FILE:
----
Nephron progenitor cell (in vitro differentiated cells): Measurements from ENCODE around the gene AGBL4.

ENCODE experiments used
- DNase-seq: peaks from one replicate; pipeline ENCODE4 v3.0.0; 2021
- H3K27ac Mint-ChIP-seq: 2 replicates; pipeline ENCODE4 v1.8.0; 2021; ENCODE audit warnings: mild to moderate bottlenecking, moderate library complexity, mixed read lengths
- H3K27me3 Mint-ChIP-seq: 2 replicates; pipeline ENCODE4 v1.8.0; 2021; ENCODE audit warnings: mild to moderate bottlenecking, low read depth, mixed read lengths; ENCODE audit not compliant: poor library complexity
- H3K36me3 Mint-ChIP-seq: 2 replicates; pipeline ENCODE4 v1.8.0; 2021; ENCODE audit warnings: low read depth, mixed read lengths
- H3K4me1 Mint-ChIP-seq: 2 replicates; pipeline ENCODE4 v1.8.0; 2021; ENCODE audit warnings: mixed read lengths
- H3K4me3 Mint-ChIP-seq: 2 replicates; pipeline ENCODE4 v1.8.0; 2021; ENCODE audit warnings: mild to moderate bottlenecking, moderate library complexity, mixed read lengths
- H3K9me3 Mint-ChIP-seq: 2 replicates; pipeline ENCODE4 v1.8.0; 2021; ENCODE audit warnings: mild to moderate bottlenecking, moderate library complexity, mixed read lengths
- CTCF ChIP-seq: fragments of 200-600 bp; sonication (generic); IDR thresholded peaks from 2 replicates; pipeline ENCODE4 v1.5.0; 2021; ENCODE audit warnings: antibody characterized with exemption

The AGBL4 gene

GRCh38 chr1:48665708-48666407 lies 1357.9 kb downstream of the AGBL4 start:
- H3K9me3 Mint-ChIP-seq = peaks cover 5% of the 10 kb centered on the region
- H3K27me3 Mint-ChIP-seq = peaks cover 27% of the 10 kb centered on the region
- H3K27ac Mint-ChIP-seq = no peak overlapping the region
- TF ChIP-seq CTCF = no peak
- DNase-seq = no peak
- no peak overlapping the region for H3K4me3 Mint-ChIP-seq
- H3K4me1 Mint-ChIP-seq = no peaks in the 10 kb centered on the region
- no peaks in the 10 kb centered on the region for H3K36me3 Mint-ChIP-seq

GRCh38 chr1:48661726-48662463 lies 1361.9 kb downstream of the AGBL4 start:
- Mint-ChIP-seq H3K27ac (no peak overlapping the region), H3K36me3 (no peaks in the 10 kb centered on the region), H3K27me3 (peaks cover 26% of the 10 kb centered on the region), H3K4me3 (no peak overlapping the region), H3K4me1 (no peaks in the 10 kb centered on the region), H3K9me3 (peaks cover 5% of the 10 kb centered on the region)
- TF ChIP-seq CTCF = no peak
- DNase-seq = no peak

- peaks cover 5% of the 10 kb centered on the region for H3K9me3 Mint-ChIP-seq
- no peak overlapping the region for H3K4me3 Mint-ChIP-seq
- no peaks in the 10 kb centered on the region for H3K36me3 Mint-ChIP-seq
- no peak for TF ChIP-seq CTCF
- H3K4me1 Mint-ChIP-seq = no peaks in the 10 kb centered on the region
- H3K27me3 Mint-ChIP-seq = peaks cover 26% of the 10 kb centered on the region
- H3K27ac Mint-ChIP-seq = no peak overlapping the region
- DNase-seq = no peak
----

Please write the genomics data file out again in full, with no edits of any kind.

Nephron progenitor cell (in vitro differentiated cells): Measurements from ENCODE around the gene AGBL4.

ENCODE experiments used
- DNase-seq: peaks from one replicate; pipeline ENCODE4 v3.0.0; 2021
- H3K27ac Mint-ChIP-seq: 2 replicates; pipeline ENCODE4 v1.8.0; 2021; ENCODE audit warnings: mild to moderate bottlenecking, moderate library complexity, mixed read lengths
- H3K27me3 Mint-ChIP-seq: 2 replicates; pipeline ENCODE4 v1.8.0; 2021; ENCODE audit warnings: mild to moderate bottlenecking, low read depth, mixed read lengths; ENCODE audit not compliant: poor library complexity
- H3K36me3 Mint-ChIP-seq: 2 replicates; pipeline ENCODE4 v1.8.0; 2021; ENCODE audit warnings: low read depth, mixed read lengths
- H3K4me1 Mint-ChIP-seq: 2 replicates; pipeline ENCODE4 v1.8.0; 2021; ENCODE audit warnings: mixed read lengths
- H3K4me3 Mint-ChIP-seq: 2 replicates; pipeline ENCODE4 v1.8.0; 2021; ENCODE audit warnings: mild to moderate bottlenecking, moderate library complexity, mixed read lengths
- H3K9me3 Mint-ChIP-seq: 2 replicates; pipeline ENCODE4 v1.8.0; 2021; ENCODE audit warnings: mild to moderate bottlenecking, moderate library complexity, mixed read lengths
- CTCF ChIP-seq: fragments of 200-600 bp; sonication (generic); IDR thresholded peaks from 2 replicates; pipeline ENCODE4 v1.5.0; 2021; ENCODE audit warnings: antibody characterized with exemption

The AGBL4 gene

GRCh38 chr1:48665708-48666407 lies 1357.9 kb downstream of the AGBL4 start:
- H3K9me3 Mint-ChIP-seq = peaks cover 5% of the 10 kb centered on the region
- H3K27me3 Mint-ChIP-seq = peaks cover 27% of the 10 kb centered on the region
- H3K27ac Mint-ChIP-seq = no peak overlapping the region
- TF ChIP-seq CTCF = no peak
- DNase-seq = no peak
- no peak overlapping the region for H3K4me3 Mint-ChIP-seq
- H3K4me1 Mint-ChIP-seq = no peaks in the 10 kb centered on the region
- no peaks in the 10 kb centered on the region for H3K36me3 Mint-ChIP-seq

GRCh38 chr1:48661726-48662463 lies 1361.9 kb downstream of the AGBL4 start:
- Mint-ChIP-seq H3K27ac (no peak overlapping the region), H3K36me3 (no peaks in the 10 kb centered on the region), H3K27me3 (peaks cover 26% of the 10 kb centered on the region), H3K4me3 (no peak overlapping the region), H3K4me1 (no peaks in the 10 kb centered on the region), H3K9me3 (peaks cover 5% of the 10 kb centered on the region)
- TF ChIP-seq CTCF = no peak
- DNase-seq = no peak

- peaks cover 5% of the 10 kb centered on the region for H3K9me3 Mint-ChIP-seq
- no peak overlapping the region for H3K4me3 Mint-ChIP-seq
- no peaks in the 10 kb centered on the region for H3K36me3 Mint-ChIP-seq
- no peak for TF ChIP-seq CTCF
- H3K4me1 Mint-ChIP-seq = no peaks in the 10 kb centered on the region
- H3K27me3 Mint-ChIP-seq = peaks cover 26% of the 10 kb centered on the region
- H3K27ac Mint-ChIP-seq = no peak overlapping the region
- DNase-seq = no peak